EU document suggests trouble for Swiss access to European finance markets

Bern is locked in negotiations with the EU Commission, based in Brussels. Keystone

An EU document seen by Swiss public television, SRF, suggests that Brussels may be planning to place a conditional limit of one year on the ‘equivalence’ of the Swiss and European stock exchanges – an essential measure for Swiss financial trading.

This content was published on December 18, 2017 - 21:53 and agencies

The internal document, also seen by Swiss news agency ATS, reveals that the financial equivalence mechanism for Switzerland, which allows for cross-border trading on equal terms, was approved by the EU countries, but with a conditional limit of one year.

If nothing changes, the implication would be that the Swiss stock exchange would lose the equivalence with its European counterpart on December 31, 2018.

Other countries, including Hong Kong and the US, have received the recognition for an unlimited period, something the Swiss were said to have also expected to fall to them.

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Contacted by ATS, the EU Commission in Brussels declined to comment on the time limit.

The draft paper “is currently in consultation with the Member States”, it said. According to information in the document, EU states have until Wednesday 20th December at 17:00 CET to raise objections – otherwise the one-year stipulation will tacitly come into effect.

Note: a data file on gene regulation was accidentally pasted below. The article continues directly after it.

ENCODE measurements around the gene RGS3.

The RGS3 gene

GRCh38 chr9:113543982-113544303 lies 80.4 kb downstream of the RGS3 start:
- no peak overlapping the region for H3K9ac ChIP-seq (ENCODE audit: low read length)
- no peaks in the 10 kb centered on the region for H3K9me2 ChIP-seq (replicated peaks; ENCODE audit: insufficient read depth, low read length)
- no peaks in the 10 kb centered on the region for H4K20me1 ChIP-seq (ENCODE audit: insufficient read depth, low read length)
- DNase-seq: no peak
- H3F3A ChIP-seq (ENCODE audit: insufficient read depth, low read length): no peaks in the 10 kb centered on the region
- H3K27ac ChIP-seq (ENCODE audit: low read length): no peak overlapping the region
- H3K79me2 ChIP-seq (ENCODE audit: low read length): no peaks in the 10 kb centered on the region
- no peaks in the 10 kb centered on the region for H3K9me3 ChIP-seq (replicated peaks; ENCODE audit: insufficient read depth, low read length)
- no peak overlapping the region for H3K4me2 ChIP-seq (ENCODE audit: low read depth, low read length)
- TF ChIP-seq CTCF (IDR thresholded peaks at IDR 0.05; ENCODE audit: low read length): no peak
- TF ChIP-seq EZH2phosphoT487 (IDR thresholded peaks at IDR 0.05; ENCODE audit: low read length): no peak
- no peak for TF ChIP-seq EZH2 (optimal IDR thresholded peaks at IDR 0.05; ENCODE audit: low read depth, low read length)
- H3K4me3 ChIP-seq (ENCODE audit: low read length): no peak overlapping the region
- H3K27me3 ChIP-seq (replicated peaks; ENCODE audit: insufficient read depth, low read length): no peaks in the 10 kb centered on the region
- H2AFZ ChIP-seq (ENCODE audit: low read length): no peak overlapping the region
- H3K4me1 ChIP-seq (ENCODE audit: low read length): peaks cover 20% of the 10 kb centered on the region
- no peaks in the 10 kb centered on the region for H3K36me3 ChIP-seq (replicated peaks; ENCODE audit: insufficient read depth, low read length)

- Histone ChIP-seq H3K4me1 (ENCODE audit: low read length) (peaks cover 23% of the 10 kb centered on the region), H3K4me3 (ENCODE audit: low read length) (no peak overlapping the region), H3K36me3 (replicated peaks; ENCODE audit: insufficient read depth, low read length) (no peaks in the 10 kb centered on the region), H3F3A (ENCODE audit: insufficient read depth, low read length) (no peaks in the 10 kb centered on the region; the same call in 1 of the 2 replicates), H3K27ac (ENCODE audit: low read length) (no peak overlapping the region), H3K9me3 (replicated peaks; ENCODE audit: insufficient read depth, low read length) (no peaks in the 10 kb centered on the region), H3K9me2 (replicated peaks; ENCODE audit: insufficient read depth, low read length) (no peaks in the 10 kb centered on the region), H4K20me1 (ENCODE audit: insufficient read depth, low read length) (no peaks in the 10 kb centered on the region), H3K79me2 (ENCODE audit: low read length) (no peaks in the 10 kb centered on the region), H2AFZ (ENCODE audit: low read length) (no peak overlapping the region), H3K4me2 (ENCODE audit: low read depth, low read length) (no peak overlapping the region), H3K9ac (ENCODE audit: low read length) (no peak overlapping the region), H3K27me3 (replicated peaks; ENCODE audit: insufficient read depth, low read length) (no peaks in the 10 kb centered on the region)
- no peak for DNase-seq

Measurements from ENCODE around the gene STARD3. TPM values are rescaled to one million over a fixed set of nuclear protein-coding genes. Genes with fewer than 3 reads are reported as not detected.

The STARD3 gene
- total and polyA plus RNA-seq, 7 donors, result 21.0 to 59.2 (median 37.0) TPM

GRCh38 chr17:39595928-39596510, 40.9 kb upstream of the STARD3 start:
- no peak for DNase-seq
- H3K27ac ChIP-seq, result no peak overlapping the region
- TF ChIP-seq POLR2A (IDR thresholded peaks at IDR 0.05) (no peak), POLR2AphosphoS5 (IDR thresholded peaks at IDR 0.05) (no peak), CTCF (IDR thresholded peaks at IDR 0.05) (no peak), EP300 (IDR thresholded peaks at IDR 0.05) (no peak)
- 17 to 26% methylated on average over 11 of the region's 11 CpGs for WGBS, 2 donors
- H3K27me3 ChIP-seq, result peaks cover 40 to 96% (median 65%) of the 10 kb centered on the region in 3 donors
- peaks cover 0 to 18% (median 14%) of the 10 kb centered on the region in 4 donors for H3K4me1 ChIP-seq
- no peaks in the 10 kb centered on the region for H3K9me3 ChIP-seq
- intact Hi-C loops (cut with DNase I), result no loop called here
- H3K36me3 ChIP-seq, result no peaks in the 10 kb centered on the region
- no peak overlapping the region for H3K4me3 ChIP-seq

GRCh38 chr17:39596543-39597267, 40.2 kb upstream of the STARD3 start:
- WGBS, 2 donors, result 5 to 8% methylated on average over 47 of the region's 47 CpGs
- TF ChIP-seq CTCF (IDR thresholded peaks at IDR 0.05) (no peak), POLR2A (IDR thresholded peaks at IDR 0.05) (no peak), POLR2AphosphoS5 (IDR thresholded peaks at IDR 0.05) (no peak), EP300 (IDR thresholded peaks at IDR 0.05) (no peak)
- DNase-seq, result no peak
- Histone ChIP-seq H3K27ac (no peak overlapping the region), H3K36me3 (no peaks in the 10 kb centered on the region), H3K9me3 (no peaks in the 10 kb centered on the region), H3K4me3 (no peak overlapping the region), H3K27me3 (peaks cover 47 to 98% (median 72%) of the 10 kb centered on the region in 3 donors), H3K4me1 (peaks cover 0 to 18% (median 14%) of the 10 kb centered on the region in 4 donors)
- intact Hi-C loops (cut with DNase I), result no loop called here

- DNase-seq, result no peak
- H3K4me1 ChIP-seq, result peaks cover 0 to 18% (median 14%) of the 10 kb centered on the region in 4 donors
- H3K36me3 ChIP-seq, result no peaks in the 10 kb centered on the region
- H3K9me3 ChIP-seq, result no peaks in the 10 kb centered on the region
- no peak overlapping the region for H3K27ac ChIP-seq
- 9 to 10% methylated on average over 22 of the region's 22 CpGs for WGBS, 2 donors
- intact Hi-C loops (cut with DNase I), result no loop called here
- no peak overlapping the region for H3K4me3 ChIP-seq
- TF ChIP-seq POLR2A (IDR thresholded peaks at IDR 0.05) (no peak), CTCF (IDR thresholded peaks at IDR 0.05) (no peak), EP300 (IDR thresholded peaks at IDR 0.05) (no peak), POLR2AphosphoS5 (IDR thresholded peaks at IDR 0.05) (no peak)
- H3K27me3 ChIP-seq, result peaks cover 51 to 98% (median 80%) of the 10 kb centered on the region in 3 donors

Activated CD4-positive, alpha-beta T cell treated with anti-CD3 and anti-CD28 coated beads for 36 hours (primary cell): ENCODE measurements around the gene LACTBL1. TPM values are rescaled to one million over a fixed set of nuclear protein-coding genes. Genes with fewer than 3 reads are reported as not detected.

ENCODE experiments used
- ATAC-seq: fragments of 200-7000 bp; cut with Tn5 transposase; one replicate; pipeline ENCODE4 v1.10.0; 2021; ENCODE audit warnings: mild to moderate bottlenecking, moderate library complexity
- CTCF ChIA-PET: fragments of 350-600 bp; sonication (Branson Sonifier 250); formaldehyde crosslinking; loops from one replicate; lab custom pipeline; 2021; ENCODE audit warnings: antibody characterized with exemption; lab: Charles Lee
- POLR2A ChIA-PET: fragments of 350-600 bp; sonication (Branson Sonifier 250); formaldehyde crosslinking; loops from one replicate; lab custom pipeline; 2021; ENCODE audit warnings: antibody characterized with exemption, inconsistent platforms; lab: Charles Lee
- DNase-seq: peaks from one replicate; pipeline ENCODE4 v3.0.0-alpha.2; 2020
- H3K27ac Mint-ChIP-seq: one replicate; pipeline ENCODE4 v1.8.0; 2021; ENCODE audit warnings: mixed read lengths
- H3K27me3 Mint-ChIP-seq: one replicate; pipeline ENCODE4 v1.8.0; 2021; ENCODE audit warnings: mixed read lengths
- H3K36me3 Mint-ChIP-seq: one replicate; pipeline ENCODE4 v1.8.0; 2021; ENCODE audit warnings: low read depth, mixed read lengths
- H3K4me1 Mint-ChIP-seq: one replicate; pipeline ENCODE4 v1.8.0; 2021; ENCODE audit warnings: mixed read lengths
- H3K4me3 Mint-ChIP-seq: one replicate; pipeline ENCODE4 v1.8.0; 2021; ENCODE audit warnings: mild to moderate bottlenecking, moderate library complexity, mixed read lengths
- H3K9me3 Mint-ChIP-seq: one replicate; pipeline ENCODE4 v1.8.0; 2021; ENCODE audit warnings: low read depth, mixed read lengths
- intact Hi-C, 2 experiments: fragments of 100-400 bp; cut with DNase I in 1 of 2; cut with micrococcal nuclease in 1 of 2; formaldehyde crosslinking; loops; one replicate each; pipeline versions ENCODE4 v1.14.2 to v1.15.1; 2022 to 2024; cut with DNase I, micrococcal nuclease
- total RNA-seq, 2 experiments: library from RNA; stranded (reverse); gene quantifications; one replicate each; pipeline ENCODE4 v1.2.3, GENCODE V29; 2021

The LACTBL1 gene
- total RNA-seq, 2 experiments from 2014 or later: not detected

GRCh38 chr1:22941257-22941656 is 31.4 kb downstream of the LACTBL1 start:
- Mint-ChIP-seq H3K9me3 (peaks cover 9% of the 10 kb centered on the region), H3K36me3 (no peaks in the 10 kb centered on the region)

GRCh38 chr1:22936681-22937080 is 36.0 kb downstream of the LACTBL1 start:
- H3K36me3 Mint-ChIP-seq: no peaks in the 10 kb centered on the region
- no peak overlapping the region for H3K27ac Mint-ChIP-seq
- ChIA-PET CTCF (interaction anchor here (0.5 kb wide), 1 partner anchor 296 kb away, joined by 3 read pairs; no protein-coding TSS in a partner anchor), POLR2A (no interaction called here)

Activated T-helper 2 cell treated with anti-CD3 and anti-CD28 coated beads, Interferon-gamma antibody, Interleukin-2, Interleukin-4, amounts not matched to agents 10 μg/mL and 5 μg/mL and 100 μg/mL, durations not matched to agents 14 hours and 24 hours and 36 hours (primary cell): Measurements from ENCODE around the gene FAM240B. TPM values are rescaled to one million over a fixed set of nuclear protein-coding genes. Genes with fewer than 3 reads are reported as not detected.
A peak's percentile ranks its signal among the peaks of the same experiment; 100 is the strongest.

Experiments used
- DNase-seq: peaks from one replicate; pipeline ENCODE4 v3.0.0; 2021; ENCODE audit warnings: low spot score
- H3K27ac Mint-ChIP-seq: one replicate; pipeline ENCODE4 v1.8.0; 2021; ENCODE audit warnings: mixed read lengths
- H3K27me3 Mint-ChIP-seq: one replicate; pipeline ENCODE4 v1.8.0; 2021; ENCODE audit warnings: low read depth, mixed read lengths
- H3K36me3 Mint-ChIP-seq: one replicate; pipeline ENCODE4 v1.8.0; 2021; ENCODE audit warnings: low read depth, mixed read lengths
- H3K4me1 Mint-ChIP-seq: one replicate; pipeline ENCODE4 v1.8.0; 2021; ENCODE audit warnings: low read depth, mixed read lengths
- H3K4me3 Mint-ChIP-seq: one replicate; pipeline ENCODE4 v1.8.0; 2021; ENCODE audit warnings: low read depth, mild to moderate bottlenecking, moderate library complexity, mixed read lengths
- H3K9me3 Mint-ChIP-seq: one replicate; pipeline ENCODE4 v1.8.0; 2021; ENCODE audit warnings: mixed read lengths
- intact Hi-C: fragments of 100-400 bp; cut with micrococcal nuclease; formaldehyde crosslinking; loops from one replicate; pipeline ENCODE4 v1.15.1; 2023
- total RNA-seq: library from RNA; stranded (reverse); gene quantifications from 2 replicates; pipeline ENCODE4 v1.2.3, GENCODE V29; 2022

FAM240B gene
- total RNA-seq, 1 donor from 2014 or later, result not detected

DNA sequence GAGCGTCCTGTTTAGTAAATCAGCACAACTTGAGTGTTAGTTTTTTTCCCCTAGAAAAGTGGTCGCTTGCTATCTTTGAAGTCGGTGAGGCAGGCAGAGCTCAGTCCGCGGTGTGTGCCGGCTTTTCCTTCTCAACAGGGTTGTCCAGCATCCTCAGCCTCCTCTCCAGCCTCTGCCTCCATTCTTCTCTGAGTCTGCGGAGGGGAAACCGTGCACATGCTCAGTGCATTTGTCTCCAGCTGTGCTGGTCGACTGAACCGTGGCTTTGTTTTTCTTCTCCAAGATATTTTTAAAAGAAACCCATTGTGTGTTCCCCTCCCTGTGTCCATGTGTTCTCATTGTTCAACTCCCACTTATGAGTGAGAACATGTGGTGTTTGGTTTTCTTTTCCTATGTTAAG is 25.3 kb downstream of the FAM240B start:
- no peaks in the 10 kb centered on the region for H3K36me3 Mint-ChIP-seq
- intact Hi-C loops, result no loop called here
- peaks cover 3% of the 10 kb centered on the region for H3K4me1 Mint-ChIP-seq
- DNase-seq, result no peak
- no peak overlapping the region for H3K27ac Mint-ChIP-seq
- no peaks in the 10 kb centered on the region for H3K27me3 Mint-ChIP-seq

The motives behind the move appear to be part of a larger negotiation game between Switzerland and the EU, who are currently attempting to firm up a web of bilateral legislative agreements to regulate relations.

Switzerland wants to finalise these agreements by the end of 2018, a date which, according to ATS, may be related to the one year equivalence timeframe pushed by the Commission.

The move comes not long after Swiss finance minister Ueli Maurer demanded that a CHF1.3 billion ($1.32 billion) ‘cohesion payment’ by Switzerland to poorer EU countries be made only on condition that Switzerland received a promise of financial equivalence.

Asked about the issue on Swiss television Monday evening, President Doris Leuthard said that the government would await the EU Commission’s decision before taking any measures.

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